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All it takes is a smile (for some guys)

Date:
December 14, 2011
Source:
Association for Psychological Science
Summary:
Does she or doesn't she ... ? Sexual cues are ambiguous, and confounding. We -- especially men -- often read them wrong. A new study hypothesizes that the men who get it wrong might be the ones that evolution has favored.

Does she or doesn't she . . .? Sexual cues are ambiguous, and confounding. We -- especially men -- often read them wrong. A new study hypothesizes that the men who get it wrong might be the ones that evolution has favored. "There are tons of studies showing that men think women are interested when they're not," says Williams College psychologist Carin Perilloux, who conducted the research with Judith A. Easton and David M. Buss of University of Texas at Austin. "Ours is the first to systematically examine individual differences."

The findings will appear in an upcoming issue of Psychological Science, a journal published by the Association for Psychological Science.

The research involved 96 male 103 female undergraduates, who were put through a "speed-meeting" exercise -- talking for three minutes to each of five potential opposite-sex mates. Before the conversations, the participants rated themselves on their own attractiveness and were assessed for the level of their desire for a short-term sexual encounter. After each "meeting," they rated the partner on a number of measures, including physical attractiveness and sexual interest in the participant. The model had the advantage of testing the participants in multiple interactions.

The results: Men looking for a quick hookup were more likely to overestimate the women's desire for them. Men who thought they were hot also thought the women were hot for them -- but men who were actually attractive, by the women's ratings, did not make this mistake. The more attractive the woman was to the man, the more likely he was to overestimate her interest. And women tended to underestimate men's desire.

A hopeless mess? Evolutionarily speaking, maybe not, say the psychologists. Over millennia, these errors may in fact have enhanced men's reproductive success.

"There are two ways you can make an error as a man," says Perilloux. "Either you think, 'Oh, wow, that woman's really interested in me' -- and it turns out she's not. There's some cost to that," such as embarrassment or a blow to your reputation. The other error: "She's interested, and he totally misses out. He misses out on a mating opportunity. That's a huge cost in terms of reproductive success." The researchers theorize that the kind of guy who went for it, even at the risk of being rebuffed, scored more often -- and passed on his overperceiving tendency to his genetic heirs. The casual sex seekers "face slightly different adaptive problems," says Perilloux. "They are limited mainly by the number of consenting sex partners -- so overestimation is even more important." Only the actually attractive men probably had no need for misperception.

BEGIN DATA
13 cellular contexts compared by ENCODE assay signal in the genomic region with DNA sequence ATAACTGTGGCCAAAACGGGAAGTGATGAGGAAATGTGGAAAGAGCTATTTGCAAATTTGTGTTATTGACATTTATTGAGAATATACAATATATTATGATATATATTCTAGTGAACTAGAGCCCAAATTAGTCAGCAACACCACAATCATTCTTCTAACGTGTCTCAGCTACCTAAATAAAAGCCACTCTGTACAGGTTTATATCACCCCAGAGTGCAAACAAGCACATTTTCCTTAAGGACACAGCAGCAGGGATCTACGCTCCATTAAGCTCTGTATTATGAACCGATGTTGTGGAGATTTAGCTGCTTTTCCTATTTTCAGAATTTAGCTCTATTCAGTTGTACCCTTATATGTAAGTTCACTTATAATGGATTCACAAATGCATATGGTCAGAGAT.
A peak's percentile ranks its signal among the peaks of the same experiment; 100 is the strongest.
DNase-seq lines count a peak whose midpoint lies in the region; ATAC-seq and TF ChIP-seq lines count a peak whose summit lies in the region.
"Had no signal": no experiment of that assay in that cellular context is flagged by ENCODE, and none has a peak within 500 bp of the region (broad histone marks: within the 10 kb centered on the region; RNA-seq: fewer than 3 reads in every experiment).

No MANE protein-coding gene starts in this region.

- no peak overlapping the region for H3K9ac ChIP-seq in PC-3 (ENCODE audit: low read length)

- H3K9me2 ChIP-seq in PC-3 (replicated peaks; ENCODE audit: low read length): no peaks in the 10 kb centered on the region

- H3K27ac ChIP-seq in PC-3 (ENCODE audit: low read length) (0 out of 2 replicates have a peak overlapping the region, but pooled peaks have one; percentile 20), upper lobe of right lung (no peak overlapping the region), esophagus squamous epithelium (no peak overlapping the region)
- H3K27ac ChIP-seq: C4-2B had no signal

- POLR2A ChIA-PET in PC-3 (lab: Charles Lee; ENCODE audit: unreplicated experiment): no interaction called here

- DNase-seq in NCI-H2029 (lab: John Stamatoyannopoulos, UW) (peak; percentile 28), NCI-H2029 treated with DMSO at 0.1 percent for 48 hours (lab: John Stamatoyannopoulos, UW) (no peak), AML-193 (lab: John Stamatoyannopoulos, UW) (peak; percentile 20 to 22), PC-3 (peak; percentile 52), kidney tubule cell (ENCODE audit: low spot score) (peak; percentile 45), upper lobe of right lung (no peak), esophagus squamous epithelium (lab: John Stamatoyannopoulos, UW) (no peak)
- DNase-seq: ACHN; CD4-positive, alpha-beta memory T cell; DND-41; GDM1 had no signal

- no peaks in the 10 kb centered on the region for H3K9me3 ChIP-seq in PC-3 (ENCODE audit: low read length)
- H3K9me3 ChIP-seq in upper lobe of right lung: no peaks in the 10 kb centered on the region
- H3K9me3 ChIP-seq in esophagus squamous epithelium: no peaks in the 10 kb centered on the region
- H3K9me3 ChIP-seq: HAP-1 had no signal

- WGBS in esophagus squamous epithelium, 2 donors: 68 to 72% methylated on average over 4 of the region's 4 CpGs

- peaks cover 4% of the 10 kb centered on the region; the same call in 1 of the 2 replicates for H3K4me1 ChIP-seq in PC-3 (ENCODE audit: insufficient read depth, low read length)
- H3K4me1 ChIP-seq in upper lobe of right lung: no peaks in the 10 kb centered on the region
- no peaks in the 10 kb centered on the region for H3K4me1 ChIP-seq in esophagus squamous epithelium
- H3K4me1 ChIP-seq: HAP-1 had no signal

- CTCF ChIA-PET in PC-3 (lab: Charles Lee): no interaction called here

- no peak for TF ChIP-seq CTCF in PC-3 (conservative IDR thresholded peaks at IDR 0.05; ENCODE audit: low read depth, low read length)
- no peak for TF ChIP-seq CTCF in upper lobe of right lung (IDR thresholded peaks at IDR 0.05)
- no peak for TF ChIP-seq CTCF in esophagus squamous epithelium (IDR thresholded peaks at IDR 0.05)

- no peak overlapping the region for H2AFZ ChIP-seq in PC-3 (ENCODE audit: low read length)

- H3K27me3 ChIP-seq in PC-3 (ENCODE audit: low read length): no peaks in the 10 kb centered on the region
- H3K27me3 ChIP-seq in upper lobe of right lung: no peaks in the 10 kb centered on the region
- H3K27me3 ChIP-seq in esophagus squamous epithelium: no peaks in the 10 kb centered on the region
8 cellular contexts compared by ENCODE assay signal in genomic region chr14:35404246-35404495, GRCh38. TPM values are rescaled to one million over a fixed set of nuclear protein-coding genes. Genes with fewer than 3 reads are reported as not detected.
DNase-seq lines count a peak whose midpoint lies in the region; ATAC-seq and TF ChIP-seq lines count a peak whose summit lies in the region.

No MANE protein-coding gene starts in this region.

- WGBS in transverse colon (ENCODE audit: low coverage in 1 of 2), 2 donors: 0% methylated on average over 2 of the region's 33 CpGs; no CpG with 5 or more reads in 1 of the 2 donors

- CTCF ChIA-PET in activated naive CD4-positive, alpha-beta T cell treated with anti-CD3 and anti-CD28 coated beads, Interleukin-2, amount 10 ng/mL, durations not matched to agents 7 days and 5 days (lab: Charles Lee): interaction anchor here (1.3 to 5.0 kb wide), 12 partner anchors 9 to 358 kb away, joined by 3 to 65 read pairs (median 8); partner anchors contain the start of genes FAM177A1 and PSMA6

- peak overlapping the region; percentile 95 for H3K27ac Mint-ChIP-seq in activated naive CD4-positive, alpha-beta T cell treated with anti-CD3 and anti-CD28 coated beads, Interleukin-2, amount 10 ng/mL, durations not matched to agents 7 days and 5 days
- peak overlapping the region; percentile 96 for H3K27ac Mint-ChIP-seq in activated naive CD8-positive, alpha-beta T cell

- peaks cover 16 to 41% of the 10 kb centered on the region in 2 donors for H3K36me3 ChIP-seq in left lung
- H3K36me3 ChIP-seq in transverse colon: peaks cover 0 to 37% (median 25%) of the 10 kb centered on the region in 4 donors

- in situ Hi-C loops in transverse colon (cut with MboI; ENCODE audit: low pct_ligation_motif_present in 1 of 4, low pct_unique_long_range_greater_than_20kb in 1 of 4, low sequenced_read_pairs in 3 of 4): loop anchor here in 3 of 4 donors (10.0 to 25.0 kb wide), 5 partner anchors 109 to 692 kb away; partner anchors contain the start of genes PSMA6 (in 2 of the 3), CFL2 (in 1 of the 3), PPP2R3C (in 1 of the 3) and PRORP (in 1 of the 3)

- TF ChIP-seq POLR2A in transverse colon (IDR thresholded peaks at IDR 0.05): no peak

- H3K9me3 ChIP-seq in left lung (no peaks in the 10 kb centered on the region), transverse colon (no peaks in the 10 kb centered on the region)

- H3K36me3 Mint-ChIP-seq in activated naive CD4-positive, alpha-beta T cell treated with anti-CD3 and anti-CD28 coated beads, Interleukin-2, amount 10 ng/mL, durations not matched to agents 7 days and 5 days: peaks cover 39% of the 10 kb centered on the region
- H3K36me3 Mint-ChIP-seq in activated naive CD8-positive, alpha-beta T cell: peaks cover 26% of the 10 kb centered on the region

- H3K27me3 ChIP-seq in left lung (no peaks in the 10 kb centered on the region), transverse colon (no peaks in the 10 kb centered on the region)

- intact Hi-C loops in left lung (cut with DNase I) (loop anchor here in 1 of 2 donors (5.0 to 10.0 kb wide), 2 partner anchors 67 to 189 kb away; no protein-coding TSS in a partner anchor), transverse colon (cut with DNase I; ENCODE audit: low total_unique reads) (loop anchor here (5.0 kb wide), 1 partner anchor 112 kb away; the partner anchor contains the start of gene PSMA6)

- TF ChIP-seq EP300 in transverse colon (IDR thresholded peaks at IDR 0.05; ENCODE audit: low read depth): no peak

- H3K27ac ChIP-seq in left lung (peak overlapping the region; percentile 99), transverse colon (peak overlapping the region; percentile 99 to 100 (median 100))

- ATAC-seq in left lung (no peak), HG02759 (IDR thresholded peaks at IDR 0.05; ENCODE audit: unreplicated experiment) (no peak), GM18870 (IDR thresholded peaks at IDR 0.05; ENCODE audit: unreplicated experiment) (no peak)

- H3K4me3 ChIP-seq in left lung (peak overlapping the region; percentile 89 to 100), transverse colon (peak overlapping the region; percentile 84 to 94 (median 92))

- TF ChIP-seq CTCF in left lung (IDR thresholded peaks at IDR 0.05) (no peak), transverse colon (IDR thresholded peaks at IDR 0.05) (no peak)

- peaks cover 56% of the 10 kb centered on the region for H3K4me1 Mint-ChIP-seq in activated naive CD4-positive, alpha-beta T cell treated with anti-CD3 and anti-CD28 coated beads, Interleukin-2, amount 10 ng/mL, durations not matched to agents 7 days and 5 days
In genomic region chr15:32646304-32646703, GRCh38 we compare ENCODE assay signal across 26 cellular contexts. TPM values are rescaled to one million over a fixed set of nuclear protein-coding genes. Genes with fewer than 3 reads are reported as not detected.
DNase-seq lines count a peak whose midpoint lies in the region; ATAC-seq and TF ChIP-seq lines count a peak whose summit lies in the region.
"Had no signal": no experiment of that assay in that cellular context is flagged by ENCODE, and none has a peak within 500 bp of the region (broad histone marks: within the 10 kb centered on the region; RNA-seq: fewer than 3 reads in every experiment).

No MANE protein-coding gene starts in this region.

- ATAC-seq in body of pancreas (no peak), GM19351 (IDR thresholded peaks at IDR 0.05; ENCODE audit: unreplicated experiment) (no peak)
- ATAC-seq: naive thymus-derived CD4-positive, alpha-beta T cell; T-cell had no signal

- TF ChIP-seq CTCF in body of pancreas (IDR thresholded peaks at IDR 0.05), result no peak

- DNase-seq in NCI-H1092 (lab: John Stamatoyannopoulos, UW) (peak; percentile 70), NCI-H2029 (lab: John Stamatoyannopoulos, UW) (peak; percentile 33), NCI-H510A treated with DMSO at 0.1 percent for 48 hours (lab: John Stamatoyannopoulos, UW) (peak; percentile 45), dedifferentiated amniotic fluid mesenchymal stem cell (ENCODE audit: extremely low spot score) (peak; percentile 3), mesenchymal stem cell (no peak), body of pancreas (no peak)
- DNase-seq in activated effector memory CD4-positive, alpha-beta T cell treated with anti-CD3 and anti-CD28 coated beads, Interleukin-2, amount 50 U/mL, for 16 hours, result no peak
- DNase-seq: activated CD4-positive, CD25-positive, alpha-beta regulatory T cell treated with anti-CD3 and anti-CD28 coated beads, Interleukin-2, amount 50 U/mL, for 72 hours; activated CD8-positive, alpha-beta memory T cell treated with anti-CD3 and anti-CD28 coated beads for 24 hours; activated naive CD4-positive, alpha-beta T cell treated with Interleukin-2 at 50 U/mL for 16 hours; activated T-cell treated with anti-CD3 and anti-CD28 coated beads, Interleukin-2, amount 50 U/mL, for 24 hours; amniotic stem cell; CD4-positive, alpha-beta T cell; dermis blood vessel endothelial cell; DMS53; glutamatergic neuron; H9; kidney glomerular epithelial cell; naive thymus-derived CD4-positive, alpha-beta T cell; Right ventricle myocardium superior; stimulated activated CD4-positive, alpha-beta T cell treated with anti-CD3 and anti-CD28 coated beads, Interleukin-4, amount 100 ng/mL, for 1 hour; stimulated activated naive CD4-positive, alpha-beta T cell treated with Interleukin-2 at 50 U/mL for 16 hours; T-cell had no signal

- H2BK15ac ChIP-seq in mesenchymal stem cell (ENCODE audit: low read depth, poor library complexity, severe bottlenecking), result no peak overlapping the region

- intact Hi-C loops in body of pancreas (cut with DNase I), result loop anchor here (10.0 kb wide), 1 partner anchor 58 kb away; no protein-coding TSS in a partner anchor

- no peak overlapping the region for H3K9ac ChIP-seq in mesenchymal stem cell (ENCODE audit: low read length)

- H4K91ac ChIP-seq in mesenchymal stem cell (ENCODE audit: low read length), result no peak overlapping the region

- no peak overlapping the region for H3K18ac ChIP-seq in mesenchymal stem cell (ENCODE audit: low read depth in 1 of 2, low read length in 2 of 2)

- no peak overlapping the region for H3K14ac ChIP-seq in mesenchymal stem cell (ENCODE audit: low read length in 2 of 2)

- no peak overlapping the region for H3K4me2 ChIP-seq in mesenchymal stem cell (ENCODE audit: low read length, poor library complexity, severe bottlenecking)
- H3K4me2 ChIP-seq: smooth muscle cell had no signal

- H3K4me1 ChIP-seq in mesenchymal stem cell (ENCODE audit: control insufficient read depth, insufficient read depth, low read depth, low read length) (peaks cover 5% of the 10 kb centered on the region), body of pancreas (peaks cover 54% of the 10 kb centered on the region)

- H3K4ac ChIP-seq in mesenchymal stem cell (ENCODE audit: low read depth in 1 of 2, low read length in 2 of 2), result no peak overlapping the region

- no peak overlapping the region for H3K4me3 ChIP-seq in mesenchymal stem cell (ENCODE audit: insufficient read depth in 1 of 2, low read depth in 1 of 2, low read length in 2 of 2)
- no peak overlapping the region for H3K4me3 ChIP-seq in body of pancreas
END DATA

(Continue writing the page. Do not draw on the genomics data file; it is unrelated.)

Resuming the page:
The research contains some messages for daters of both sexes, says Perilloux: Women should know the risks and "be as communicative and clear as possible." Men: "Know that the more attracted you are, the more likely you are to be wrong about her interest." Again, that may not be as bad as it sounds, she says -- "if warning them will prevent heartache later on."

The study is entitled, "The Misperception of Sexual Interest."


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The above story is based on materials provided by Association for Psychological Science. Note: Materials may be edited for content and length.


Cite This Page:

Association for Psychological Science. "All it takes is a smile (for some guys)." ScienceDaily. ScienceDaily, 14 December 2011. <www.sciencedaily.com/releases/2011/12/111213132001.htm>.
Association for Psychological Science. (2011, December 14). All it takes is a smile (for some guys). ScienceDaily. Retrieved April 16, 2014 from www.sciencedaily.com/releases/2011/12/111213132001.htm
Association for Psychological Science. "All it takes is a smile (for some guys)." ScienceDaily. www.sciencedaily.com/releases/2011/12/111213132001.htm (accessed April 16, 2014).

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